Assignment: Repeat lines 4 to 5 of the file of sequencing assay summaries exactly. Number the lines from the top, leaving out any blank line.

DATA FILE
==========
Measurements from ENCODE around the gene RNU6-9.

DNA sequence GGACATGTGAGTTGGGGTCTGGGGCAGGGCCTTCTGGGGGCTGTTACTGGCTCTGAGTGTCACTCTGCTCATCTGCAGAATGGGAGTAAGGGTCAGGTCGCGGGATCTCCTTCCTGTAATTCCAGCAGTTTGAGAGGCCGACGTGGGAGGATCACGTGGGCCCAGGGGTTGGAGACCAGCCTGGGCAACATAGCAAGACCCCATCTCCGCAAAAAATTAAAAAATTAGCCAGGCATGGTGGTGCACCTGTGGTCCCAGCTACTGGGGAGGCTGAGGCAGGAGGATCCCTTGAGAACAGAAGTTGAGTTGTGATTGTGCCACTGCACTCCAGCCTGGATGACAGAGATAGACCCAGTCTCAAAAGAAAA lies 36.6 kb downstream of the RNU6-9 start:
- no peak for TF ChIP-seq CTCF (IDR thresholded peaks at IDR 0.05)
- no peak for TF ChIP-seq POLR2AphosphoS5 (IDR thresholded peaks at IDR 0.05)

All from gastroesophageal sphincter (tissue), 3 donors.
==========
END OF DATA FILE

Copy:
- no peak for TF ChIP-seq POLR2AphosphoS5 (IDR thresholded peaks at IDR 0.05)

All from gastroesophageal sphincter (tissue), 3 donors.